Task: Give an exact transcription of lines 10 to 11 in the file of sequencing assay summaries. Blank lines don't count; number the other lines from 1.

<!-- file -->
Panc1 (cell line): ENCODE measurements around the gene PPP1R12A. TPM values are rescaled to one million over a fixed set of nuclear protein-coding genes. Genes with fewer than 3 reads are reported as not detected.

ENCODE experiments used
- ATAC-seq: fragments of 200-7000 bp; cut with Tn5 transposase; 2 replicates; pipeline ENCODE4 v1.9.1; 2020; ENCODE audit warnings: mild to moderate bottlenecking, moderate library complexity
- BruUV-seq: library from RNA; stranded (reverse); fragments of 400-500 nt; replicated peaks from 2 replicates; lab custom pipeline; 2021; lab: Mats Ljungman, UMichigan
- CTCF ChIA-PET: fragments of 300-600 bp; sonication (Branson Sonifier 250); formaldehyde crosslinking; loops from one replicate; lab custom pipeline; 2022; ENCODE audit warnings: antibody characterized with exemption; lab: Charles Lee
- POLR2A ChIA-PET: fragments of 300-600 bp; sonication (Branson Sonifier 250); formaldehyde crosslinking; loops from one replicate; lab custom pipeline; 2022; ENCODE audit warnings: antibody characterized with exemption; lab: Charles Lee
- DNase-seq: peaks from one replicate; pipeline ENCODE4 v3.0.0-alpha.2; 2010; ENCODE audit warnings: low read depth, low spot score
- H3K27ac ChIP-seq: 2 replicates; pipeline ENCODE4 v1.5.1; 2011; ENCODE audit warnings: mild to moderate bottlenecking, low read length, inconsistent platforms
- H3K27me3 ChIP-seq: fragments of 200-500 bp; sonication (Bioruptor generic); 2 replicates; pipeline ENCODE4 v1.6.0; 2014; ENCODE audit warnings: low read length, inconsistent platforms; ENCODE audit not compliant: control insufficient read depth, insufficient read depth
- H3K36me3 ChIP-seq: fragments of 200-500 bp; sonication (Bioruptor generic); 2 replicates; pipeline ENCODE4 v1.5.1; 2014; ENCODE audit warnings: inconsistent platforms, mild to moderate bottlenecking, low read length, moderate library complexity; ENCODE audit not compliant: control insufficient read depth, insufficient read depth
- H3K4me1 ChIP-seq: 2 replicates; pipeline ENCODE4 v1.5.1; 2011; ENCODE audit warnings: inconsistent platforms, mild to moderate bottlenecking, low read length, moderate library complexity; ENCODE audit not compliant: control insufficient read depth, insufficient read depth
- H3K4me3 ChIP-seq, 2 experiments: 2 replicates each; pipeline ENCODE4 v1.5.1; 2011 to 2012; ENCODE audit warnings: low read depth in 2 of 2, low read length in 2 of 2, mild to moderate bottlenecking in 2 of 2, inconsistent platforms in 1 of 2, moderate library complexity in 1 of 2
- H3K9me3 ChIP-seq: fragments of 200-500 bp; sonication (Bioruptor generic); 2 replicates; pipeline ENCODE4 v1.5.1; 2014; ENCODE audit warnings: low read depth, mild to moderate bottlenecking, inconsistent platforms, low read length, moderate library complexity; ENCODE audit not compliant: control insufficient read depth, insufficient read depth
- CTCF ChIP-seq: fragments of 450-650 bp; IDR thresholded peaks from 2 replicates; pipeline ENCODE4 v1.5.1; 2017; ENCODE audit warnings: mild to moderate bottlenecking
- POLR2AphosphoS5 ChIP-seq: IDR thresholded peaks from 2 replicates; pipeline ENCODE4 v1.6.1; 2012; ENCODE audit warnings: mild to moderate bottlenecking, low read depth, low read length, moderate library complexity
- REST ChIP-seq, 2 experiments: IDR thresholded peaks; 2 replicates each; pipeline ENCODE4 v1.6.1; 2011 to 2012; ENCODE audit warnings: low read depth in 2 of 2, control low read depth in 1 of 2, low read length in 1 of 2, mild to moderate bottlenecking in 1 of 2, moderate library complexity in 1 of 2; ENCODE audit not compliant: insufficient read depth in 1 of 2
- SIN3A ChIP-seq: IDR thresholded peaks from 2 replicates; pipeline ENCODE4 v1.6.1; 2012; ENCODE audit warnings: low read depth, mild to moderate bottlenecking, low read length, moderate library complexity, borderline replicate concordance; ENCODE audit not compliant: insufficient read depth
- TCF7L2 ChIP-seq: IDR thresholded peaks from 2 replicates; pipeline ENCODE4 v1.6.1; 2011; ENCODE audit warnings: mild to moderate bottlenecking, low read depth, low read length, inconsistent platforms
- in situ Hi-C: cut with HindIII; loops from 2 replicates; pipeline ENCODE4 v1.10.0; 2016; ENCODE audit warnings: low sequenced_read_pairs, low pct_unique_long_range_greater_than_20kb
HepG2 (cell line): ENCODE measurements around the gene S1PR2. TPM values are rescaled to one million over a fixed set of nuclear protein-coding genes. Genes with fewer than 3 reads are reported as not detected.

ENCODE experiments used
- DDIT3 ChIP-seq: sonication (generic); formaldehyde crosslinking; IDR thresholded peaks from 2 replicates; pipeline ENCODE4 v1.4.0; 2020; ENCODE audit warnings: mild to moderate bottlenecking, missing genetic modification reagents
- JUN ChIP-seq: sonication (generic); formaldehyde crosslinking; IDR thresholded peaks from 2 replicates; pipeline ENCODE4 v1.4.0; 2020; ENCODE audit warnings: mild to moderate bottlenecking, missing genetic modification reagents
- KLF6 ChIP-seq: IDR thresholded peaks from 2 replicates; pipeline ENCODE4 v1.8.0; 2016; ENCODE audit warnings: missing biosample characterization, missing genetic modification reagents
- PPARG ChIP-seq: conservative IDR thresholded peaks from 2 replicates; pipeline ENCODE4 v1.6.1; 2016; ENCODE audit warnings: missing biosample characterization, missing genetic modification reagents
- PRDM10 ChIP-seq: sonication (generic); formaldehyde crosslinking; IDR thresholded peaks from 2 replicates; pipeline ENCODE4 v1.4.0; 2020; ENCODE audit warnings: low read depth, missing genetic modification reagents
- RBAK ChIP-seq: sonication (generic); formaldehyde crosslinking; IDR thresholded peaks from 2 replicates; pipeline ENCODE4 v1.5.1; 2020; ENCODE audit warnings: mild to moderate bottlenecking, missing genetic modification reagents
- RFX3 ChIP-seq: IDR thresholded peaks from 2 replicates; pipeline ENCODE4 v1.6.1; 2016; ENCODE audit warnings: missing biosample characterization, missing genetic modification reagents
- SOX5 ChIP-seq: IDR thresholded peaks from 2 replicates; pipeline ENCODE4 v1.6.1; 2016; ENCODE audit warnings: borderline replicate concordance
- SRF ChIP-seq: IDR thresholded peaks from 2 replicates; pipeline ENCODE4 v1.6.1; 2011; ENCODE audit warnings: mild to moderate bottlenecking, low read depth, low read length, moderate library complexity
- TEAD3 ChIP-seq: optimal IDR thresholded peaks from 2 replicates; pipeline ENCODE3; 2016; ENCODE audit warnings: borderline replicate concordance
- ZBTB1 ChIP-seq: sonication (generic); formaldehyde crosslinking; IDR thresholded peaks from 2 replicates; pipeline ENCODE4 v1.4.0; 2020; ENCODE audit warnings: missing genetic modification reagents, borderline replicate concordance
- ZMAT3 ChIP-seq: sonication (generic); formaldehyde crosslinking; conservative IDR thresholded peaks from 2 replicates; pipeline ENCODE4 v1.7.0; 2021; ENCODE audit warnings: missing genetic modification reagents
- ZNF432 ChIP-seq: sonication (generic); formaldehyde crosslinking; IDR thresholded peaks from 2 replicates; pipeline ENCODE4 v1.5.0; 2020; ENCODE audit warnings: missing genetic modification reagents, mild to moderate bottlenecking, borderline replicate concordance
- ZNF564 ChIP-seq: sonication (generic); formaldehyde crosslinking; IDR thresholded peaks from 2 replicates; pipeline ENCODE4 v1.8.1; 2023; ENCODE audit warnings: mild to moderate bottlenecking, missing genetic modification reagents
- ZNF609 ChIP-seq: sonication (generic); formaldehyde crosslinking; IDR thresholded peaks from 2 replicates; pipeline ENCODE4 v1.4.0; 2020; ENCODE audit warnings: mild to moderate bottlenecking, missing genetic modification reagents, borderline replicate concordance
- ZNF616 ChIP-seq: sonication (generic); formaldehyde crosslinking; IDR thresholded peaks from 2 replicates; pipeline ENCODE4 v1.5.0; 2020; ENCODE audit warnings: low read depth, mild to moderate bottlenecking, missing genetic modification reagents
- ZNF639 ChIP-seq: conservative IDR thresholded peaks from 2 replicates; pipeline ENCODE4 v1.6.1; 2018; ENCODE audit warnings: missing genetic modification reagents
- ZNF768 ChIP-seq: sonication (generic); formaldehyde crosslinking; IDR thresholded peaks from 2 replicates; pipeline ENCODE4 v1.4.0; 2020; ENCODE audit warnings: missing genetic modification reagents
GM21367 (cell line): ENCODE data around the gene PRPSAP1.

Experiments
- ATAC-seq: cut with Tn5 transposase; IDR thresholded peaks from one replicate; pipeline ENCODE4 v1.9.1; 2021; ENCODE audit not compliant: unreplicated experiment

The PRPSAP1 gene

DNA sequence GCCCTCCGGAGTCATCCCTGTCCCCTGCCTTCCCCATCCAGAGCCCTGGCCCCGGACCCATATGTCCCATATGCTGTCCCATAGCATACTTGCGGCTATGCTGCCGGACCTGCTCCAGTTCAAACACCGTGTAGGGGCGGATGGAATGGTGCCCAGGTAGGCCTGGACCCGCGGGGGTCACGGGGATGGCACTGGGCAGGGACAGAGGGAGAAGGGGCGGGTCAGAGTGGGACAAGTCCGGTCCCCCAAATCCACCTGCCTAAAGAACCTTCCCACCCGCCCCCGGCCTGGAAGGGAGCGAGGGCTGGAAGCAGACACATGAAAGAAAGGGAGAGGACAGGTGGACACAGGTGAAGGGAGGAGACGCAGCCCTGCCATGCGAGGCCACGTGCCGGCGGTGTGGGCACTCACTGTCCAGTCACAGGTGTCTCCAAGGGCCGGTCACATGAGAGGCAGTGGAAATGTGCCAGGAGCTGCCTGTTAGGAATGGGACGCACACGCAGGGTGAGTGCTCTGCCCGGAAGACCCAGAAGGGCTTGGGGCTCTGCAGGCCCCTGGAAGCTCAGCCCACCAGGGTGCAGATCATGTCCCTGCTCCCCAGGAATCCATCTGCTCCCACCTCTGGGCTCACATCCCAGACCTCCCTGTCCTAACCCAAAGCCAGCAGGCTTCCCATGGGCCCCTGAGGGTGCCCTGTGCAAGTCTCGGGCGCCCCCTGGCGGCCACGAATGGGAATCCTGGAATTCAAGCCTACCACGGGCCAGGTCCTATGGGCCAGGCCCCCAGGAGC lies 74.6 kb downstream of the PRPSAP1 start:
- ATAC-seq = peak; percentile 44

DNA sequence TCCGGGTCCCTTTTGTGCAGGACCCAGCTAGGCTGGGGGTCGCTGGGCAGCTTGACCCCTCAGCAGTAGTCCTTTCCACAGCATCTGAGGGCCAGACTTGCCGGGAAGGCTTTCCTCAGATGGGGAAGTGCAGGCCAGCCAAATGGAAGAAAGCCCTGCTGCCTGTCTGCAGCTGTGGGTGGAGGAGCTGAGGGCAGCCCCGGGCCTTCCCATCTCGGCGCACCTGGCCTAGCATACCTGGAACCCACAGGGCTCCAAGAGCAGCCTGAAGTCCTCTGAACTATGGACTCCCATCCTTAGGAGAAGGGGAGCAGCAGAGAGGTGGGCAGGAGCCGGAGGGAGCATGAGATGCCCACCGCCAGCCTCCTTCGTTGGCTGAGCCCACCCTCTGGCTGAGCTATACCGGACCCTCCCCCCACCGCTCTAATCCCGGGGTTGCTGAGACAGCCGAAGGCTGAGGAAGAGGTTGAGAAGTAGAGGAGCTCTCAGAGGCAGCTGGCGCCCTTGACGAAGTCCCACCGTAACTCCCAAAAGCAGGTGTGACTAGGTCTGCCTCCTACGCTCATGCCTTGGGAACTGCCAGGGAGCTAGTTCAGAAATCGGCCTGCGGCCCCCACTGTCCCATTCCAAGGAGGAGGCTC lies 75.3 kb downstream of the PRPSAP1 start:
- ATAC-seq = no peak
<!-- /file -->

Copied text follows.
- H3K36me3 ChIP-seq: fragments of 200-500 bp; sonication (Bioruptor generic); 2 replicates; pipeline ENCODE4 v1.5.1; 2014; ENCODE audit warnings: inconsistent platforms, mild to moderate bottlenecking, low read length, moderate library complexity; ENCODE audit not compliant: control insufficient read depth, insufficient read depth
- H3K4me1 ChIP-seq: 2 replicates; pipeline ENCODE4 v1.5.1; 2011; ENCODE audit warnings: inconsistent platforms, mild to moderate bottlenecking, low read length, moderate library complexity; ENCODE audit not compliant: control insufficient read depth, insufficient read depth